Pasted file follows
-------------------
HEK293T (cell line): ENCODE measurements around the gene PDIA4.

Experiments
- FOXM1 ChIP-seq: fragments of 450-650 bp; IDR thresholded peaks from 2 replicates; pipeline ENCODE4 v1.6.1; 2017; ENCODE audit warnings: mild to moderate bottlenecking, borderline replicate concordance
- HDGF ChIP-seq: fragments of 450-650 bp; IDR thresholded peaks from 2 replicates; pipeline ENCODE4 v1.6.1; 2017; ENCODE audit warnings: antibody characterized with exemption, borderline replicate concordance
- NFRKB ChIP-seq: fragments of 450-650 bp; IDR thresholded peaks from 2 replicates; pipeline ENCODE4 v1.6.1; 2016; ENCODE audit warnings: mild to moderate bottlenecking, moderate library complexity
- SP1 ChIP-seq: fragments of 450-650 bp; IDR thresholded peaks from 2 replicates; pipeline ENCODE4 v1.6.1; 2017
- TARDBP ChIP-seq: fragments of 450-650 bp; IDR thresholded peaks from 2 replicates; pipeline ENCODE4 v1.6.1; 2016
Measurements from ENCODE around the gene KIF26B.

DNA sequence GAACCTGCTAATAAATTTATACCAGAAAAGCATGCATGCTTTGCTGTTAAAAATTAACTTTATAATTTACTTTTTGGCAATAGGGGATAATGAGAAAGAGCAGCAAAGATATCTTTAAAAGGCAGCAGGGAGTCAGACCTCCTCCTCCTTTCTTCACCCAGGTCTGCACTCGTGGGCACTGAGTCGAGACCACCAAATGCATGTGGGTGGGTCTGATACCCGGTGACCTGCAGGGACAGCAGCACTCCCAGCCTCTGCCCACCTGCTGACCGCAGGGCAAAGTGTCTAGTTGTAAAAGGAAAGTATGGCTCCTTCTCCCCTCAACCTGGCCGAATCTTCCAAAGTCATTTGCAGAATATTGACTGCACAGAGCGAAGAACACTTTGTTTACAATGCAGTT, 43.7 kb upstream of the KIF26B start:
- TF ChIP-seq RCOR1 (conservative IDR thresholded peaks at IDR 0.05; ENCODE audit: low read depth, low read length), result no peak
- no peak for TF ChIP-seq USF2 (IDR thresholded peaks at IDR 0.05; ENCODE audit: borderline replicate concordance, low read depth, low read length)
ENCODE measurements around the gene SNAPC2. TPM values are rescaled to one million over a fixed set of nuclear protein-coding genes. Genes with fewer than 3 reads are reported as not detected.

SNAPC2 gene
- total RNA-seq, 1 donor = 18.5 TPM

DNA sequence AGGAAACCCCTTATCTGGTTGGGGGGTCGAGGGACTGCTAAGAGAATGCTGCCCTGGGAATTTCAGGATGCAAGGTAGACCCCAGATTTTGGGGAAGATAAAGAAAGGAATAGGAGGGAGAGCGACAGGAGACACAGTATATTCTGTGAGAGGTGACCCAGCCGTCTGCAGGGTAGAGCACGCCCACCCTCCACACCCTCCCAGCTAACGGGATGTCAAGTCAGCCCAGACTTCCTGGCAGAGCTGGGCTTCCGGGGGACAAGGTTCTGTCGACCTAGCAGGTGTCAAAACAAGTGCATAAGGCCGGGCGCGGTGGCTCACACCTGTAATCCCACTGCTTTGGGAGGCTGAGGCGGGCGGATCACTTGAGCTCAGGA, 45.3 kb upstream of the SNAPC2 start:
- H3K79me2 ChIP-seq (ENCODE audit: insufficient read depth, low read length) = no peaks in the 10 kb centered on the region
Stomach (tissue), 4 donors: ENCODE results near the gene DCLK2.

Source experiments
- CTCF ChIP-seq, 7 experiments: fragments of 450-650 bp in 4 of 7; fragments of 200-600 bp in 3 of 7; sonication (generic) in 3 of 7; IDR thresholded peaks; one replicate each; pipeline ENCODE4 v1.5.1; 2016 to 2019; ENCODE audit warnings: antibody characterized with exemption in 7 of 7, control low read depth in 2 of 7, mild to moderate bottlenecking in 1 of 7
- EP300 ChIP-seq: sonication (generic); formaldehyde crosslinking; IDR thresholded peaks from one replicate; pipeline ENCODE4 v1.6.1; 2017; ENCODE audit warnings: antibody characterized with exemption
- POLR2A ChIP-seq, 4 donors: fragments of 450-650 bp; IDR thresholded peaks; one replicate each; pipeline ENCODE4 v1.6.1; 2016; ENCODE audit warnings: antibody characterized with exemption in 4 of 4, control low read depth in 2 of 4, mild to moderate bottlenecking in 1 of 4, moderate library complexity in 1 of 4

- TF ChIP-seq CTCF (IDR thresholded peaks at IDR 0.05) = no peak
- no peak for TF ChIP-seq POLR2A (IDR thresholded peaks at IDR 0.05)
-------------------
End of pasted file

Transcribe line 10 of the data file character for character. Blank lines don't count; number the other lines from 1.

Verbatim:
- TF ChIP-seq RCOR1 (conservative IDR thresholded peaks at IDR 0.05; ENCODE audit: low read depth, low read length), result no peak